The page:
Read advance reader review of The Story of Arthur Truluv by Elizabeth Berg, page 6 of 7

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The Story of Arthur Truluv

A Novel

by Elizabeth Berg

The Story of Arthur Truluv by Elizabeth Berg X
The Story of Arthur Truluv by Elizabeth Berg
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  • First Published:
    Nov 2017, 240 pages
    Jul 2018, 272 pages

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Page 6 of 7
There are currently 47 member reviews
for The Story of Arthur Truluv
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  • Amy W. (Annapolis, MD)

    Delightful Story of Friendship
    I thoroughly enjoyed this book. I found myself stoping from time to time, re-reading sentences and looking for a pencil to underline them. The insights of both Maddy and Arthur were so profound that I wanted to make sure I could find them again when I went back to the book.

    I wish the book was a little bit longer and that Berg spent a bit more time on Maddy's story between the time when she left her father's house and found Arthur. However, I think the take away from the book was the Friendships between Maddy, Arthur and Lucille and how it is never too late to let love into your life in all forms: Romantic and Friendship.
  • Amy E. (Delaware, OH)

    The Story of Arthur Trulove
    After reading the Story of Arthur Trulove and perusing the list of other books by the author, I was surprised I had not read any of her books. I definitely plan to in the future.
    This book while being very readable addresses the issues that can either separate us or make us into a family.
    Arthur Moses, a recent widower renamed Truelove by Maddie, a teen he meets in the cemetery, and Arthur's neighbor, Lucille find themselves drawn together in an unlikely situation. Elizabeth writes with humor and compassion about the lives of these characters. I enjoyed reading their stories.
  • Jane D. (Cincinnati, OH)

    Good Summer Read
    While the subject of Berg's book is not new, her characters make the novel a lovely way to spend an afternoon on your porch. 85 year old Arthur Moses and troubled teen, Maddy, have more in common that you would imagine. They first meet in a cemetery where each has gone to combat the loneliness they feel. They end up rescuing one another and the intertwining of their lives and the development of their relationship is what gives this book a sweetness we don't see much in our world today. A nice respite from things we are exposed to daily.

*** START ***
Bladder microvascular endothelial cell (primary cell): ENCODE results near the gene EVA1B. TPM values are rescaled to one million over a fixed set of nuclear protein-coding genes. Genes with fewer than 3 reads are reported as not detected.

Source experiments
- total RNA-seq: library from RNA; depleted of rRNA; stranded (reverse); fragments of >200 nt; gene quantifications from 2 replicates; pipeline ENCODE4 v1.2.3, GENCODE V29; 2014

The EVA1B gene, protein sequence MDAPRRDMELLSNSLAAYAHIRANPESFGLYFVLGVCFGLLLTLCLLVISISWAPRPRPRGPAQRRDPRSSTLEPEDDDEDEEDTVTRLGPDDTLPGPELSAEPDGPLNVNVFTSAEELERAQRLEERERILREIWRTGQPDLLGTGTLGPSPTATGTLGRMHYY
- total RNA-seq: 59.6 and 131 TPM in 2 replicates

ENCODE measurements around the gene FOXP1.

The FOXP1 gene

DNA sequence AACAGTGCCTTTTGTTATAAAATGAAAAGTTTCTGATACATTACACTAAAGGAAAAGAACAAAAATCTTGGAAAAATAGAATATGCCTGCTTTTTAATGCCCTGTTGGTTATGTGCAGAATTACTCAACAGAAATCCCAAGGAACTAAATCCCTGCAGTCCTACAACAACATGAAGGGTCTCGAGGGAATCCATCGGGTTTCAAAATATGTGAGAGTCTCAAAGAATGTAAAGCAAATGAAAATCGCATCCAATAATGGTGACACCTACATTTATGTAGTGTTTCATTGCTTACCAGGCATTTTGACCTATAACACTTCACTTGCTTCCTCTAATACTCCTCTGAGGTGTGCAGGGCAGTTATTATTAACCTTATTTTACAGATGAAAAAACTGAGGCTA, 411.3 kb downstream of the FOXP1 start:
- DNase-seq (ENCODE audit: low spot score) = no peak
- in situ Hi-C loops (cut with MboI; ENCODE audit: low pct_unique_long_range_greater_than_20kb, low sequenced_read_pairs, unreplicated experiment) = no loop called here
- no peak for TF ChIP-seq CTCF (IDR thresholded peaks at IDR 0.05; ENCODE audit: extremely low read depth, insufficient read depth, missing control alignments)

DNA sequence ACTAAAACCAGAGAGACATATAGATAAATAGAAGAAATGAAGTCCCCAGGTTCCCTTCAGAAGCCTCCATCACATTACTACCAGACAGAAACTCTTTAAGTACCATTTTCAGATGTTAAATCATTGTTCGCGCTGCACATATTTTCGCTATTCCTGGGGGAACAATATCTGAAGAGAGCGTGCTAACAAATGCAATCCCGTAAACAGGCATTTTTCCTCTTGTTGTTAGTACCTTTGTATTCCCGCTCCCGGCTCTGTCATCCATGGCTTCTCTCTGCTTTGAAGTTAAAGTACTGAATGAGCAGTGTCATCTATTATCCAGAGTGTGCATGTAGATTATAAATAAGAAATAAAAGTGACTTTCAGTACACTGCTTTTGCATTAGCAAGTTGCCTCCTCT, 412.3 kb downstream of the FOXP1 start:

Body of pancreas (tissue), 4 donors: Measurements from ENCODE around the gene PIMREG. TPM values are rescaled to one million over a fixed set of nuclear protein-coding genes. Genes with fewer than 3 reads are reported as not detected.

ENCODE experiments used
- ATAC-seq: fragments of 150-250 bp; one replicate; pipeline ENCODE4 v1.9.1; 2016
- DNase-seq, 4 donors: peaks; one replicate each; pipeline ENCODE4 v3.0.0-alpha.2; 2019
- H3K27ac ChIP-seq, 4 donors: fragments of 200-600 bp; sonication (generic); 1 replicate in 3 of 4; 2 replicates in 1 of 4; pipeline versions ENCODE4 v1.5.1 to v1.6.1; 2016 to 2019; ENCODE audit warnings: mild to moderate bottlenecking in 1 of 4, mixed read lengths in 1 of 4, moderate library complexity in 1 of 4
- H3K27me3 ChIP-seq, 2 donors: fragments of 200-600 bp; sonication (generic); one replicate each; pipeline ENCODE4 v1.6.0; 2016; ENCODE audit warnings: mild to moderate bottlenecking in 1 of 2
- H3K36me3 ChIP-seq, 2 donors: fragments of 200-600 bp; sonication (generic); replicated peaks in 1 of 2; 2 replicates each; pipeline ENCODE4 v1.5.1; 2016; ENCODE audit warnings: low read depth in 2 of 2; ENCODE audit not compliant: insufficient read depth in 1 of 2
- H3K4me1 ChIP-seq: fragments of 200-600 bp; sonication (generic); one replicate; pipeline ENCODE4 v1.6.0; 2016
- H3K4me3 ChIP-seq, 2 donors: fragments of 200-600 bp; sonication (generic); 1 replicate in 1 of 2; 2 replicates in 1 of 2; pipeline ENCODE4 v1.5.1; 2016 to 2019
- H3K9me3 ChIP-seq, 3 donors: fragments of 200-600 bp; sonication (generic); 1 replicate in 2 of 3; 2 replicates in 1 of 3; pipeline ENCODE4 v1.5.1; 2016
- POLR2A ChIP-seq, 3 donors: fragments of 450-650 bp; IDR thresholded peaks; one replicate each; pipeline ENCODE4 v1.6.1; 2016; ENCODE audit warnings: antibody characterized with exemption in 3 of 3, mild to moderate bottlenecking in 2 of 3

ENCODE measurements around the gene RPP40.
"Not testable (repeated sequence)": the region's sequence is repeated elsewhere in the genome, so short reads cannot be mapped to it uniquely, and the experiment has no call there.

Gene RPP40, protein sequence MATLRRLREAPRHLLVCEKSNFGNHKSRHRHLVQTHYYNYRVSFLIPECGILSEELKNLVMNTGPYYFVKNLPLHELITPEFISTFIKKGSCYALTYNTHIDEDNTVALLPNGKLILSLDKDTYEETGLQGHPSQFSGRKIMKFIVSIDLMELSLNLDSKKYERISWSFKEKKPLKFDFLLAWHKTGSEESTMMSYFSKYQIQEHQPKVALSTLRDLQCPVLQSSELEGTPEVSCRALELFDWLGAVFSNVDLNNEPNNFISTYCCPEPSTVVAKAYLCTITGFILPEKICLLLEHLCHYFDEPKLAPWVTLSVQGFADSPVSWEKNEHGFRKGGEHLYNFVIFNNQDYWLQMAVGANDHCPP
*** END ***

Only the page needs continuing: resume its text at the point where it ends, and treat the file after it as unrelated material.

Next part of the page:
• Lil C. (Chestertown, NY)

    Young adult find
    'The Story of Arthur Truluv' is not 'A Man Called Ove'; it is not 'The Curious Charms of Arthur Pepper'; it is not 'The Little Paris Book Shop'. It is a short novel with engaging characters that the young adult reader may find they want to learn more about.
    I struggled to stay with the novel. The writing style is simple without that hook that I need. Tweens may identify with the story line.
  • Shelly B. (Staten Island, NY)

    The Story of Arthur Truluv by Elizabeth Berg
    This was a sweet story about three lost souls and how they find each other and mend and meld together. It is standard fare about love, loss and second chances given to all three characters, each in their own way. It is a little repetitive concerning Arthur and his going to his wife's grave every day. it was also a little predictable. it was an okay novel.
  • Darrell W. (Hillsboro, OR)

    The Story of Arthur Truluv
    Arthur Truluv is my introduction to Elizabeth Berg's writing. Her straight forward, unencumbered prose drew me quickly into the disparate lives of Arthur, Maddy and Lucille. By the end of the story, I felt rather well acquainted with the featured trio of characters. The plot allowed each one to develop as an individual and to grow into warm, loving relationships with each other. Lucille's persona jumped off the pages. Arthur's gentle nature and insight into the needs of others became a major theme. But Maddy overcame her troubled childhood with such alacrity I deemed too good to be true. I enjoyed reading the book. But without malice, I feel as if Elizabeth Berg for me is one and done.
  • Jo B. (DeRidder, LA)

    Not typical of Berg
    I enjoyed the light hearted book by seasoned author Elizabeth Berg. I've read almost all her previous books and didn't find that this one had the depth that the others did. She does a good job of having three people who are each alone and somewhat unlikely to have connected with each other, form a family unit that supports each characters needs. I would call it a light feel-good read. I think the take away is that we can all be a friend to someone and that we all have different strengths and needs. We need to be aware and open to what life brings us.

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by Barbara Kingsolver

A timely novel that explores the human capacity for resiliency and compassion.

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